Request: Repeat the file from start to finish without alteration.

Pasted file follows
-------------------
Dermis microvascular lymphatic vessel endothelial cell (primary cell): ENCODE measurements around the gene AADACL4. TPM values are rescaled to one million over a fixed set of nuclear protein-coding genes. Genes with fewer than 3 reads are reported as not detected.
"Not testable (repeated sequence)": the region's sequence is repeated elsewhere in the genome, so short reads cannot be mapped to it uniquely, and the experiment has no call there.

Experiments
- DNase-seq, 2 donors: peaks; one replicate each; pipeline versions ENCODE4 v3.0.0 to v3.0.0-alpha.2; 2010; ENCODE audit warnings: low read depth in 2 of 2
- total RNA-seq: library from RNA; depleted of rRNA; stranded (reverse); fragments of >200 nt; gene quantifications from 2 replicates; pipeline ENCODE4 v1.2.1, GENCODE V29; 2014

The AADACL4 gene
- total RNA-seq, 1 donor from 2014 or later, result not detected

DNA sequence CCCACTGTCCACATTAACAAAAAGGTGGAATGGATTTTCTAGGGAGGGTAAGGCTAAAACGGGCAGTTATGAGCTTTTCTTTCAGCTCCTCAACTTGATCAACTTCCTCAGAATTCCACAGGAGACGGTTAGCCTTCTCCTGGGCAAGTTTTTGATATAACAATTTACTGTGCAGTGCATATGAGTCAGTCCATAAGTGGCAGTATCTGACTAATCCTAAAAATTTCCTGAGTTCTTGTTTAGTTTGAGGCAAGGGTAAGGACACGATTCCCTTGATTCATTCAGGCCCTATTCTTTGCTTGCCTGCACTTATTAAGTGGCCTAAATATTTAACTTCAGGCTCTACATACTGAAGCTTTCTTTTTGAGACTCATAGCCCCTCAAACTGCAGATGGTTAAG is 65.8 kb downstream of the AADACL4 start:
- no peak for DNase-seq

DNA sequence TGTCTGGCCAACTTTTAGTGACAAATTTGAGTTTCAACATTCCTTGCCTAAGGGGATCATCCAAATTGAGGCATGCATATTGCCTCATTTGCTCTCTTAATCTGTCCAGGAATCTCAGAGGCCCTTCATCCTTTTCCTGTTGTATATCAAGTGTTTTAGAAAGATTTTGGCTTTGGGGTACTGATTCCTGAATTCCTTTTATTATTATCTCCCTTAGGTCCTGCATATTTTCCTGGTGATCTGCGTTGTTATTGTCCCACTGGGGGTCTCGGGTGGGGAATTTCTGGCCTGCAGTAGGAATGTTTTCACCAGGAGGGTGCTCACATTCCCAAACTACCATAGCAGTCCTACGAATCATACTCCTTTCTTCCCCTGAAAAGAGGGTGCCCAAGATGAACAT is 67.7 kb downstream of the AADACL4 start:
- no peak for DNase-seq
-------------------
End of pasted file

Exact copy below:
Dermis microvascular lymphatic vessel endothelial cell (primary cell): ENCODE measurements around the gene AADACL4. TPM values are rescaled to one million over a fixed set of nuclear protein-coding genes. Genes with fewer than 3 reads are reported as not detected.
"Not testable (repeated sequence)": the region's sequence is repeated elsewhere in the genome, so short reads cannot be mapped to it uniquely, and the experiment has no call there.

Experiments
- DNase-seq, 2 donors: peaks; one replicate each; pipeline versions ENCODE4 v3.0.0 to v3.0.0-alpha.2; 2010; ENCODE audit warnings: low read depth in 2 of 2
- total RNA-seq: library from RNA; depleted of rRNA; stranded (reverse); fragments of >200 nt; gene quantifications from 2 replicates; pipeline ENCODE4 v1.2.1, GENCODE V29; 2014

The AADACL4 gene
- total RNA-seq, 1 donor from 2014 or later, result not detected

DNA sequence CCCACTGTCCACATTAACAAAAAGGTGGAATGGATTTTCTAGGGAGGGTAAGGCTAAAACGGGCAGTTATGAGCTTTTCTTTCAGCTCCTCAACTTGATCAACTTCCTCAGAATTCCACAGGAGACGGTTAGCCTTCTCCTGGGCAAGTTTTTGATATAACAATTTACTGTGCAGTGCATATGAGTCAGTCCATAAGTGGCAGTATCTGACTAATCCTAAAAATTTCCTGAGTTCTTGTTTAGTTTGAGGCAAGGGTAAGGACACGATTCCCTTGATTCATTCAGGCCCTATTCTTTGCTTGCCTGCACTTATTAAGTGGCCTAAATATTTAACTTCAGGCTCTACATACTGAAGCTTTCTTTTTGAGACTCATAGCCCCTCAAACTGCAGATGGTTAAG is 65.8 kb downstream of the AADACL4 start:
- no peak for DNase-seq

DNA sequence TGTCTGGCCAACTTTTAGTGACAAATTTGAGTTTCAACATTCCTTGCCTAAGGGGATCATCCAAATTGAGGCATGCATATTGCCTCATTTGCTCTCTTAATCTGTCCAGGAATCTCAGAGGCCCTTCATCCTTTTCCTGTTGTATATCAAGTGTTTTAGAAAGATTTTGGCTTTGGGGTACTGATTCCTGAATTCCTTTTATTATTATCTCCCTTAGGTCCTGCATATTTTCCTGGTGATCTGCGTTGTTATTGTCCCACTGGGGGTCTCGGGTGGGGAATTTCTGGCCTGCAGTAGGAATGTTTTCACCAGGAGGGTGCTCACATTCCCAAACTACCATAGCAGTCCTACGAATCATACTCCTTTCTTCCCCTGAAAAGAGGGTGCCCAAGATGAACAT is 67.7 kb downstream of the AADACL4 start:
- no peak for DNase-seq